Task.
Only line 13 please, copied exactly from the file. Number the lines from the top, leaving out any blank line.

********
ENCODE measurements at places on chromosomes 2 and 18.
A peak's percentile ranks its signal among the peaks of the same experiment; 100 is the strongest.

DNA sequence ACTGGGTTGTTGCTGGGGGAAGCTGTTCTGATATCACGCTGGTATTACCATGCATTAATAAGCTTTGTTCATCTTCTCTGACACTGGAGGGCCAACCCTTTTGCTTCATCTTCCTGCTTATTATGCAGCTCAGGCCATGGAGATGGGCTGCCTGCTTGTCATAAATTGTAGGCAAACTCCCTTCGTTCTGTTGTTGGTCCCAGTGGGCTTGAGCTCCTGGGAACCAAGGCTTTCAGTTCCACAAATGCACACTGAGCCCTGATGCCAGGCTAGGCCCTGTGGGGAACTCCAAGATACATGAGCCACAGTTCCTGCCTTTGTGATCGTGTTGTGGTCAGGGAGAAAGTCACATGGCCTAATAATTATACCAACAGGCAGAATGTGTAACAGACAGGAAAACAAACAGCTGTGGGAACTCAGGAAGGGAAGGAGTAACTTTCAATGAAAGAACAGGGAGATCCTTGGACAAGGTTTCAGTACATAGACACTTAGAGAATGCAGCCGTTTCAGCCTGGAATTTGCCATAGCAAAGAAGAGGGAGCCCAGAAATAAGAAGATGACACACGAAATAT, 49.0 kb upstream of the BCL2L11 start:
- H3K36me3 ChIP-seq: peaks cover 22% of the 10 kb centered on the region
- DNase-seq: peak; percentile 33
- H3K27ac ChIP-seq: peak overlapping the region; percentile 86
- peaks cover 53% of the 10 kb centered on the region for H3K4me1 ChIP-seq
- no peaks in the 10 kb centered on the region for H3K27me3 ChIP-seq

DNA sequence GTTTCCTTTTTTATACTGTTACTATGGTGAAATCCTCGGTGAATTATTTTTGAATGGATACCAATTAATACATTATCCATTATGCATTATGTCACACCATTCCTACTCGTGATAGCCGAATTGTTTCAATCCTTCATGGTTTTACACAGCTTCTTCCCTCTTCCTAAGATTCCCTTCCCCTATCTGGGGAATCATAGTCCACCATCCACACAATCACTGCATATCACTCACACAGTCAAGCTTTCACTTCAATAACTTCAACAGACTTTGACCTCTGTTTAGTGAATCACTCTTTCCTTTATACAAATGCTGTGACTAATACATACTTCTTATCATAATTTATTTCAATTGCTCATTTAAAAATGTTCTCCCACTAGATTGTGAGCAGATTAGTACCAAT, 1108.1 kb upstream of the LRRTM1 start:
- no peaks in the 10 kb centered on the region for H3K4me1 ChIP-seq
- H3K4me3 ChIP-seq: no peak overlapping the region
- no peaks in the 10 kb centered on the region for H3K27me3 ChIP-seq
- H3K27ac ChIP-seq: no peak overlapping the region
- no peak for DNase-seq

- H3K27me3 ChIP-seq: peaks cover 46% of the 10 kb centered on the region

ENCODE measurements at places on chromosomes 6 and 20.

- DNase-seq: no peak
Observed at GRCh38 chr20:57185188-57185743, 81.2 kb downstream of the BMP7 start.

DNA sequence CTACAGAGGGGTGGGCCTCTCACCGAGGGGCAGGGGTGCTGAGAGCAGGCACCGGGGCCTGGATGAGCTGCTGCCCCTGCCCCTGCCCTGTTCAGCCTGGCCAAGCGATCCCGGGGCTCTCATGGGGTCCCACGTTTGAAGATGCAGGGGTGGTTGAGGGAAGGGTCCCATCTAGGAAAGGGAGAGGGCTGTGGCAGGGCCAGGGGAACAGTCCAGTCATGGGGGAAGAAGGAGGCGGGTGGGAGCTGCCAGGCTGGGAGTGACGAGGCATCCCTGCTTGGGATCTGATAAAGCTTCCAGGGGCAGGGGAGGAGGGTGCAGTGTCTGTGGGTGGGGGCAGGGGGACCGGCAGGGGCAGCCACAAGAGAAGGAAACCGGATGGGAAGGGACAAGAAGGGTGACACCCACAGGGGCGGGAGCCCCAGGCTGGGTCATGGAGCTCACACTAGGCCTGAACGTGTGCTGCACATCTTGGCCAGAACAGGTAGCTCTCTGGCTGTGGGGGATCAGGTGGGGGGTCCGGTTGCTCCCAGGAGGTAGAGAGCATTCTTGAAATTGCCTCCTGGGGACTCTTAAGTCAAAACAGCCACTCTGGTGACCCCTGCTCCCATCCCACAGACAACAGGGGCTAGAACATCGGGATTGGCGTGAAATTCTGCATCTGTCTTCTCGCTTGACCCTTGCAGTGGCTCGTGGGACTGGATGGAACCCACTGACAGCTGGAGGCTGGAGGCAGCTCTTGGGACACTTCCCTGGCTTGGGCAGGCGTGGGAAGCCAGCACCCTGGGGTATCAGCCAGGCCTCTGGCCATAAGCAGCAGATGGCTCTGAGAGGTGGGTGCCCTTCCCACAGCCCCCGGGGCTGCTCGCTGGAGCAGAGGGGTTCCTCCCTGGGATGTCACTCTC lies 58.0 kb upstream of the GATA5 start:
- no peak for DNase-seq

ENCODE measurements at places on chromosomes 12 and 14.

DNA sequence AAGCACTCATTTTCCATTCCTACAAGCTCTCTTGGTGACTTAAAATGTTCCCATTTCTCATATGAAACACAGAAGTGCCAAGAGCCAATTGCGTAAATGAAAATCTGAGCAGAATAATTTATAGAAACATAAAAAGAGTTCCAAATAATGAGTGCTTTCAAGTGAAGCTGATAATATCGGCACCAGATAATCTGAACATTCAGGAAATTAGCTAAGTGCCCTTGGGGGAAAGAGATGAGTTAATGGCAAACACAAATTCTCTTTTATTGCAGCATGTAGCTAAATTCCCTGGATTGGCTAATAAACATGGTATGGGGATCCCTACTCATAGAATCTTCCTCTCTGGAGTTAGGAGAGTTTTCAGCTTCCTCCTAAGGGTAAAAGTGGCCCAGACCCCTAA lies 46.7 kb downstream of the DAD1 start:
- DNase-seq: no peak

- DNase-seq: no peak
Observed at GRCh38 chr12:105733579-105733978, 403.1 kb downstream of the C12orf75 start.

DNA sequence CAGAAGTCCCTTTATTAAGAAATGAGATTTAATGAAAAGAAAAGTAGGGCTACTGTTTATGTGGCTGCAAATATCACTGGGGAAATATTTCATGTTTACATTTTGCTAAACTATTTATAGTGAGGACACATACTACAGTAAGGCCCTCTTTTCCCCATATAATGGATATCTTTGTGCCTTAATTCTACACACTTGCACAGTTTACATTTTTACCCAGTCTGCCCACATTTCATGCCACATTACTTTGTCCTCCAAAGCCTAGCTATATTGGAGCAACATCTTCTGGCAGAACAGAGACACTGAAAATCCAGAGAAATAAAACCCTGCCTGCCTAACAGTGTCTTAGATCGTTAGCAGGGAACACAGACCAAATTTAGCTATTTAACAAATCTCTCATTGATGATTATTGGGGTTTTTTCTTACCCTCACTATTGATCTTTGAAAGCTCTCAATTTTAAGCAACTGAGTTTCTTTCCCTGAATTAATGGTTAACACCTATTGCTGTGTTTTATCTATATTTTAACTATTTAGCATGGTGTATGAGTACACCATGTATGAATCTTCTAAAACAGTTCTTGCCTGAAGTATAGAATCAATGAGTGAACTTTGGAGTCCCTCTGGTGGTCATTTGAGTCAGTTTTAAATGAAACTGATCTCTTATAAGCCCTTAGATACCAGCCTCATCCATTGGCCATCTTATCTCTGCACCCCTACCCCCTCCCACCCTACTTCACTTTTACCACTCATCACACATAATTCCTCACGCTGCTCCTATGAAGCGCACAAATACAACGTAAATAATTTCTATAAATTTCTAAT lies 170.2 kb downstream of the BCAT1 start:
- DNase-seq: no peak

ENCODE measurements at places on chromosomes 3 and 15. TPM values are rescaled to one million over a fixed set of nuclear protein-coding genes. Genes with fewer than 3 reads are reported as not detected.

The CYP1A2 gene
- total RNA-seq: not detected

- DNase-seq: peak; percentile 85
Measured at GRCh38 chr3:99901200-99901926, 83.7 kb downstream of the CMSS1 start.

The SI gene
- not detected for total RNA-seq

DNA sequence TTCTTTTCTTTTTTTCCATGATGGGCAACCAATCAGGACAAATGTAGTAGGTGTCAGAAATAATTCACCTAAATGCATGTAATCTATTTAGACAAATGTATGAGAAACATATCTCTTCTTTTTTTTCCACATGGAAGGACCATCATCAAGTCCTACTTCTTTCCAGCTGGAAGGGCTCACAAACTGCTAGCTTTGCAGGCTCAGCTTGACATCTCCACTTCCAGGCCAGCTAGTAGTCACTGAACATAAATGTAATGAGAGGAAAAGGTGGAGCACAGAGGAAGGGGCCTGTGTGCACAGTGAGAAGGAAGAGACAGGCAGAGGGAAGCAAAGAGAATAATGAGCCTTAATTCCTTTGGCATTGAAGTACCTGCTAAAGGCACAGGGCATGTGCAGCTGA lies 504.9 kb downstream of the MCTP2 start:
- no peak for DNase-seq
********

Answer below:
- H3K27ac ChIP-seq: no peak overlapping the region